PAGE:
Made to Degrade

Marine microbiologist Alyson Santoro leads a collaboration to develop bioplastics for the marine environment
Sonia Fernandez
Plastic trash floating underwater

Photo Credit: Naja Bertolt Jensen

There’s a lot of plastic in the ocean. Much of it comes from the single-use items that we’re all familiar with, but a growing amount is coming from plastics that are actually made to be used in marine environments, such as instrumentation used for an emerging ocean “Internet of Things.”

“Oceanographic sensors are becoming cheaper and cheaper, and people don’t want to go back into the ocean and get them, so they’re basically disposable,” said UC Santa Barbara marine microbiologist Alyson Santoro, a faculty member in the Department of Ecology, Evolution and Marine Biology (EEMB). These networking devices are used by the “blue economy” — a diverse group of maritime industries including tourism, defense, transportation, fisheries, education and power generation. By enabling rapid data-gathering and communications across the many sectors and communities that use the ocean, monitoring can be enhanced, resources managed more effectively and innovative solutions accelerated.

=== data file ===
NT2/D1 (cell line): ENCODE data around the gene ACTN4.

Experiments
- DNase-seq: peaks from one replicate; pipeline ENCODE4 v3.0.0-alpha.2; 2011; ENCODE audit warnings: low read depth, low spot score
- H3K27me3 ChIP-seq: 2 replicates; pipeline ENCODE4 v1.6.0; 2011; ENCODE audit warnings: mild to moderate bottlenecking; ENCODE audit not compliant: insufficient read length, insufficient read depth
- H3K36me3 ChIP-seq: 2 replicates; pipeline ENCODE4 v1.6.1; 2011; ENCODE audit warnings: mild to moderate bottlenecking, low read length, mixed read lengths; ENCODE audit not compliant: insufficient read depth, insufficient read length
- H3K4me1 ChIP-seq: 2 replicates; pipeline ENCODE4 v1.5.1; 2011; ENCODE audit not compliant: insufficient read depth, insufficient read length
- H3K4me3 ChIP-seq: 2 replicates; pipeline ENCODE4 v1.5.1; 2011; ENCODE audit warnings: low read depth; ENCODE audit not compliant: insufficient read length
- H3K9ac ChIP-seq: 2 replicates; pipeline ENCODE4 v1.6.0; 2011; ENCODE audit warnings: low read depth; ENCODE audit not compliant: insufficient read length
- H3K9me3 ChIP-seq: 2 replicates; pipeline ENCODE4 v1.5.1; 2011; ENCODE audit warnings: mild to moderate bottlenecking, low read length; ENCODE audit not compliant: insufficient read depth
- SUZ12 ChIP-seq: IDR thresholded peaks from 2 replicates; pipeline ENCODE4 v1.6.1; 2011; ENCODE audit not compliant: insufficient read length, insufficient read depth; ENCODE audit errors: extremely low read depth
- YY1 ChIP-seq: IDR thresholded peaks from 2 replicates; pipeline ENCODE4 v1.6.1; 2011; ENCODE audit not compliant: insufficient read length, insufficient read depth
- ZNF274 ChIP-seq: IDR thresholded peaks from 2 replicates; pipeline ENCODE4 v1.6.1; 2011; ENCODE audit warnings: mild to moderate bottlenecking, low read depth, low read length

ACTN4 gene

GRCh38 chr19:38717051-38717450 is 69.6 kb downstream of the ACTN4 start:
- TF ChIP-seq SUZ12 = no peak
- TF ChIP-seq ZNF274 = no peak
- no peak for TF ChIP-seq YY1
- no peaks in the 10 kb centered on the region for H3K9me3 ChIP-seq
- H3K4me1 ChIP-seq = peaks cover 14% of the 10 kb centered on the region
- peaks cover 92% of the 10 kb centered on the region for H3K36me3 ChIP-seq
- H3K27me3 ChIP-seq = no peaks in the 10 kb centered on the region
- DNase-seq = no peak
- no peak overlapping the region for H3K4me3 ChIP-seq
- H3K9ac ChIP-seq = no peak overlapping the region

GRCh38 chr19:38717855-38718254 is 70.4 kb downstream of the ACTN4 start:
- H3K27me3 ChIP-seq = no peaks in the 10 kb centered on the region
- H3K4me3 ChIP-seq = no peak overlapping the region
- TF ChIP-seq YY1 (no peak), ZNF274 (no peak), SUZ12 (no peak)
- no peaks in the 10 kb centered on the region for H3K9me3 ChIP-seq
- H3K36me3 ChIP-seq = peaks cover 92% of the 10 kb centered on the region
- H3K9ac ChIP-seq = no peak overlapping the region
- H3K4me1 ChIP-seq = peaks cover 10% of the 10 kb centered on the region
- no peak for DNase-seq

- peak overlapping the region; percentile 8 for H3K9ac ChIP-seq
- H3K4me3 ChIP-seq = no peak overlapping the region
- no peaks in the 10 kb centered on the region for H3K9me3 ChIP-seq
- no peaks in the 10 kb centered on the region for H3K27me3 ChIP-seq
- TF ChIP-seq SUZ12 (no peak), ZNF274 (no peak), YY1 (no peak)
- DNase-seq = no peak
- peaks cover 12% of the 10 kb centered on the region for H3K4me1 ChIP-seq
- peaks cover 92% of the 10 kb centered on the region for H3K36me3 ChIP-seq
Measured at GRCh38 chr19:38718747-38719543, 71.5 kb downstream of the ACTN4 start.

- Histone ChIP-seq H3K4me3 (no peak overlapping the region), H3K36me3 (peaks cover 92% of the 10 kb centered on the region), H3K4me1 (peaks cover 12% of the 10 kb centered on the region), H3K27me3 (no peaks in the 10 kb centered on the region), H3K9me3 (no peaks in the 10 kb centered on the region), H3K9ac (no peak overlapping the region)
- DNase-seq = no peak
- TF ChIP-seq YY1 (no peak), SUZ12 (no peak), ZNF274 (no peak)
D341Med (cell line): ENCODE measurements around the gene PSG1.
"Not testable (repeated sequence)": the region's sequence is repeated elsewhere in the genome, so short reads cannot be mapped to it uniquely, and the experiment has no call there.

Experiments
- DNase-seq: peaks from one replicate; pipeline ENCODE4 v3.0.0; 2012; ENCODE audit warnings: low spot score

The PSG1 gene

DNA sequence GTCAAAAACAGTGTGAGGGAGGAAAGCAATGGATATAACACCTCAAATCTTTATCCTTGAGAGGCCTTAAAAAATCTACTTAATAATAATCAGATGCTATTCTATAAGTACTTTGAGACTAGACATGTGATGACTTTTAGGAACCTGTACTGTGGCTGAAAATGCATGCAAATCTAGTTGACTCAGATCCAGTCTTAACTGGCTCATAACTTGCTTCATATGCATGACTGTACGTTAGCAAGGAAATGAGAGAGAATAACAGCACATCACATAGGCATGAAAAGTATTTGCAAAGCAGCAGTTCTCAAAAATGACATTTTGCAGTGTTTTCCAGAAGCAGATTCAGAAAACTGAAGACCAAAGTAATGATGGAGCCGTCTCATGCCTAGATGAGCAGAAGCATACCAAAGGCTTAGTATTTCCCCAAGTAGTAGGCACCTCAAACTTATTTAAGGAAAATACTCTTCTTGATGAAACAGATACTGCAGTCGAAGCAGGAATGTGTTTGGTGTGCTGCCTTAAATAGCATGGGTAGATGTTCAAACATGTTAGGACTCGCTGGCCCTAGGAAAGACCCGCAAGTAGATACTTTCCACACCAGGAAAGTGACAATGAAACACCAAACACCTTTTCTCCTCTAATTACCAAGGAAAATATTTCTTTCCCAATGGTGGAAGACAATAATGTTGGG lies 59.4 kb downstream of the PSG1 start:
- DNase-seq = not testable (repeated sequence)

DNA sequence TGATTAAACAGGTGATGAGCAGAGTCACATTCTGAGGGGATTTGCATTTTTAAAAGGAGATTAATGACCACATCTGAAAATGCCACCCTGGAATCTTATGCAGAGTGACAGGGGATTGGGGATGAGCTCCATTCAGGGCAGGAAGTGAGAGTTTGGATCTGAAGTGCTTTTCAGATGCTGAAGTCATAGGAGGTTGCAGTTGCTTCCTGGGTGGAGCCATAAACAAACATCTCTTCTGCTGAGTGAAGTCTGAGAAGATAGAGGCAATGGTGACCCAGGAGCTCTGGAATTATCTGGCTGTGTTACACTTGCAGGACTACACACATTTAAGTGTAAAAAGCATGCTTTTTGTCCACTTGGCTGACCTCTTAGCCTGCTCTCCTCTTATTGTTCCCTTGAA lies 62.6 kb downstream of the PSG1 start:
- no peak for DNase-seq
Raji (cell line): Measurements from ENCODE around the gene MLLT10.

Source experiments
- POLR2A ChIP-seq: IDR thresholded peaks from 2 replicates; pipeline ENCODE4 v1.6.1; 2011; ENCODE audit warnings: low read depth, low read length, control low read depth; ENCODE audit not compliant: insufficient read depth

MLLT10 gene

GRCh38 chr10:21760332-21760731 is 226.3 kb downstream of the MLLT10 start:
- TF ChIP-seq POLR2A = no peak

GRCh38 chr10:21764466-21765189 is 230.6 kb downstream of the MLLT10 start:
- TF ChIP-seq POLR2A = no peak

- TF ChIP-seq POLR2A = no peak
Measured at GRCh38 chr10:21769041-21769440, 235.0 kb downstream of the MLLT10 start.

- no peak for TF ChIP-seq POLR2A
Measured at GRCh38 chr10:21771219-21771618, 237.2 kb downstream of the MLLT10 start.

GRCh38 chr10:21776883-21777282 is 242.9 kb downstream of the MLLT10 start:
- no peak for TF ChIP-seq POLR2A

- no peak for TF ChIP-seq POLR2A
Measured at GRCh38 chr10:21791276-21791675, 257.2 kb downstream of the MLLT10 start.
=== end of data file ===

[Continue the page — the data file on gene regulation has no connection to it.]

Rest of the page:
But that doesn’t resolve the issue of long-lived plastics in the ocean, a problem that Santoro and colleagues are trying to get ahead of. And now, with support from the National Science Foundation’s Convergence Accelerator program, the group is poised to tackle that challenge, with results that could change the way future oceangoing materials are made.

“This award will give me the opportunity to work with scientists and engineers I wouldn’t have the chance to work with otherwise, and the rare opportunity to be a student again and participate in the program’s design curriculum, where we’ll learn how to collaborate effectively as a team,” Santoro said. Her group is one of 16 teams selected for the highly competitive 2021 Cohort, Phase 1, Networked Blue Economy track of NSF’s Convergence Accelerator.

“Professor Santoro’s proposal is a visionary approach to tackling the urgent need to understand how to find solutions to plastic pollution through cross-fertilization of ideas between scientists and engineers,” said EEMB chair Debora Iglesias-Rodriguez. “Congratulations to Professor Santoro for pioneering research that could be truly transformative and open opportunities for our students.”

MSI Principal Investigators